Additional academic degrees are not required at the start of a clinical research nursing career but are recommended to excel as a research nurse. These include:
- Master of Science in Nursing (MSN)
- Ph.D. in Nursing
Finally, clinical research nurses must also have strong communication and interpersonal skills to professionally interact while discussing sensitive matters with participants and across different levels within clinical trial research, from trial management to investigators. Other skills include:
- Critical thinking and problem-solving
- Organization skills
- Detail orientation
- Solid clinical abilities
- Research capabilities
Research nurse certification
A research nurse looking to advance forward can earn certifications with the following organizations:
- Association for Clinical Research Professionals (ACRP) 
- Society of Clinical Research Associates (SOCRA) 
While the certifications are not specifically for research nursing, they are related to the clinical research discipline. Research nurses with these accreditations can open doors to other opportunities in clinical research.
Additionally, institutes such as the National Institute of Health (NIH) offer a residency program known as the CRNRP for newly licensed graduate nurses transitioning from nursing school to clinical research. .
Experienced nurses with an advanced degree in nursing who are looking to transition out of healthcare and into the research world can take the Practice Transition Accreditation Program (PTAP) offered by the American Nurses Accreditations Center.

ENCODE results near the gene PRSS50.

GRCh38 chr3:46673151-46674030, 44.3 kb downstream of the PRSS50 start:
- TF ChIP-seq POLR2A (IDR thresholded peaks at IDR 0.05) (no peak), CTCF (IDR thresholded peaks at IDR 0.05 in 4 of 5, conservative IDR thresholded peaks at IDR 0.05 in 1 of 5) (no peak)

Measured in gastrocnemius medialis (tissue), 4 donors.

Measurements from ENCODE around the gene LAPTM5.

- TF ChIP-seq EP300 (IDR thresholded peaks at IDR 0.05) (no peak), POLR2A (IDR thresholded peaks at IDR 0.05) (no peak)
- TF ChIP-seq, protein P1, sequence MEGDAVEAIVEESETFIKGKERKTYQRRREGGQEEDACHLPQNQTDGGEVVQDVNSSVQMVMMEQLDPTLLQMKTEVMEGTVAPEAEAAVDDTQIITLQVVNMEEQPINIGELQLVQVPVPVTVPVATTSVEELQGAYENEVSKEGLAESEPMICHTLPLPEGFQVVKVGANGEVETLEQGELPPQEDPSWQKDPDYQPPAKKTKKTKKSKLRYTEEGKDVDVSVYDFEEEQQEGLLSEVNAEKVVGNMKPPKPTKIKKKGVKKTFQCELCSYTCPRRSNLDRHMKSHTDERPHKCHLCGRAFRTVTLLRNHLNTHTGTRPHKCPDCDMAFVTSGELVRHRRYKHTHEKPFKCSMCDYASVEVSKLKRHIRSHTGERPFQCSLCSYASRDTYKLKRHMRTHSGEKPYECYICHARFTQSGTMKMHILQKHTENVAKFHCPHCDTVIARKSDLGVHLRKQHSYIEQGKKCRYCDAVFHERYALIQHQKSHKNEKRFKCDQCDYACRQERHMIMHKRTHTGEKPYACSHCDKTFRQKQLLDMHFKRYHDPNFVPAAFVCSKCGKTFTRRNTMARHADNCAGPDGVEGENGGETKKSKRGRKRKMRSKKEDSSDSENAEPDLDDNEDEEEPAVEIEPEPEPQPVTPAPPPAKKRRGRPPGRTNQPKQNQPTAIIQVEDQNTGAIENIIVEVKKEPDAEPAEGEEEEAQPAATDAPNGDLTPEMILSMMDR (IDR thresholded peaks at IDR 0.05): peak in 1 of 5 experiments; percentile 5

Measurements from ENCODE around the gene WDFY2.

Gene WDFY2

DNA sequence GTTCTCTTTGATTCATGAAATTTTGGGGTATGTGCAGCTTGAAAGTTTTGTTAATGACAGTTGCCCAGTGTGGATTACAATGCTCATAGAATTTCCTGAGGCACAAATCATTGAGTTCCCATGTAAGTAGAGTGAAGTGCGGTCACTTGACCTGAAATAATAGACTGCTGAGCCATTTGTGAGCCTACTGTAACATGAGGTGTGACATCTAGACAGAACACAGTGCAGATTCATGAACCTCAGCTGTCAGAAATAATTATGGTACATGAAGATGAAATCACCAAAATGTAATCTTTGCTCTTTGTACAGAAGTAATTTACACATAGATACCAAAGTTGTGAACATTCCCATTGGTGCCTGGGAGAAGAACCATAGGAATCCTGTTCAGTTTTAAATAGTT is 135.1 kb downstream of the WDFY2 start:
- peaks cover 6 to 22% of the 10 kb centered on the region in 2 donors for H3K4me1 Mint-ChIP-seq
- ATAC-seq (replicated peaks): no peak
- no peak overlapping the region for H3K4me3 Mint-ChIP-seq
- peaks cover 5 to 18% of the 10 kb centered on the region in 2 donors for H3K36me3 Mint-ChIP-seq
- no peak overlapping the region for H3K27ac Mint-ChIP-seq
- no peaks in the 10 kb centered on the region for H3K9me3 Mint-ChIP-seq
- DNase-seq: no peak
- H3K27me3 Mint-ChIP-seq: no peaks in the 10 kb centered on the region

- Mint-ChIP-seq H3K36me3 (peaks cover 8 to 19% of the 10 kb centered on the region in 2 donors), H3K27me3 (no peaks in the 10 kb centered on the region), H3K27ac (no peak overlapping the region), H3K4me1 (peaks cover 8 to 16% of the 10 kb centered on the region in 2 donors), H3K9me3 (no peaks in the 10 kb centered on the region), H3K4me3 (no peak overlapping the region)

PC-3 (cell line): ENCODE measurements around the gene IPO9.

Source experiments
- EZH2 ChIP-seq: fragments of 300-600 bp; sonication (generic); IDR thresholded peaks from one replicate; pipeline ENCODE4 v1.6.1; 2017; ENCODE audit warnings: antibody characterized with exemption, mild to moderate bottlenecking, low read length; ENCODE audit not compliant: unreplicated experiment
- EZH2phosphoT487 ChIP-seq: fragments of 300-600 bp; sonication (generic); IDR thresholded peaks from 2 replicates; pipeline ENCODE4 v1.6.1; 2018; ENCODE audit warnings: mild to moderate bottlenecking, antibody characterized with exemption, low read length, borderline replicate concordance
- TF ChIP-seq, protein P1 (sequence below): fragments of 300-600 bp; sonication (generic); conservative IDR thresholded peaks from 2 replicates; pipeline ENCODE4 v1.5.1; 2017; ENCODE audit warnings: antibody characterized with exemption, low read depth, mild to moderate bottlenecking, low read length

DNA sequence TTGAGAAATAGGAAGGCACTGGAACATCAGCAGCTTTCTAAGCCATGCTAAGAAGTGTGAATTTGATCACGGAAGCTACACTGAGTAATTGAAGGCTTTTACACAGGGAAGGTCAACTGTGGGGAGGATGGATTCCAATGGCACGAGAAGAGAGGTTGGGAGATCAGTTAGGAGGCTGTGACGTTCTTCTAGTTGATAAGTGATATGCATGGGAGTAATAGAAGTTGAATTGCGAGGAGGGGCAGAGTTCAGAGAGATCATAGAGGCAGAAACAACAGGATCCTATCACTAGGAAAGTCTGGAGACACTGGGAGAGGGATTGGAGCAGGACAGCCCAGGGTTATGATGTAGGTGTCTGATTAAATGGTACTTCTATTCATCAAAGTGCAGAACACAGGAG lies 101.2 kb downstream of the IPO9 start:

Where do research nurses work?
A clinical research nurse can be employed in a variety of healthcare agencies and organizations, as given in the list below:
- Drug development organizations such as CROs and pharma and biotech companies
- Trial sites such as hospitals, clinics, and private practices participating in clinical research
- Private and public foundations
- Academic research facilities
- Government institutes and organizations
- International and national review boards
- International health agencies
Clinical research nurse jobs are regularly listed on employment boards, job directories, and agency websites.
Research nurse salary
The mean salary for a clinical research nurse in the US is approximately $73,525 per year.  However, a research nurse salary varies as it is influenced by several factors, including:
Years of experience: Research nurses with more time in acute care and clinical research can earn upwards of $100,000 annually. 
Education level: Research nurses with advanced certifications or degrees and fall in a higher salary range. Entry-level research nurse salary is $54,000 - $65,000 a year. 
Location of employment: Geographical areas with more clinical research offer higher salaries, upwards of an additional $20,000 - $30,000 per year. 
Research nurse jobs outlook
As drug development efforts continue to grow, so do the listings for clinical research nurse jobs. Additionally, with the steep rise in clinical research post-2020 pandemic, demand is continuing to increase, and so average research nurse salaries are expected to grow as well.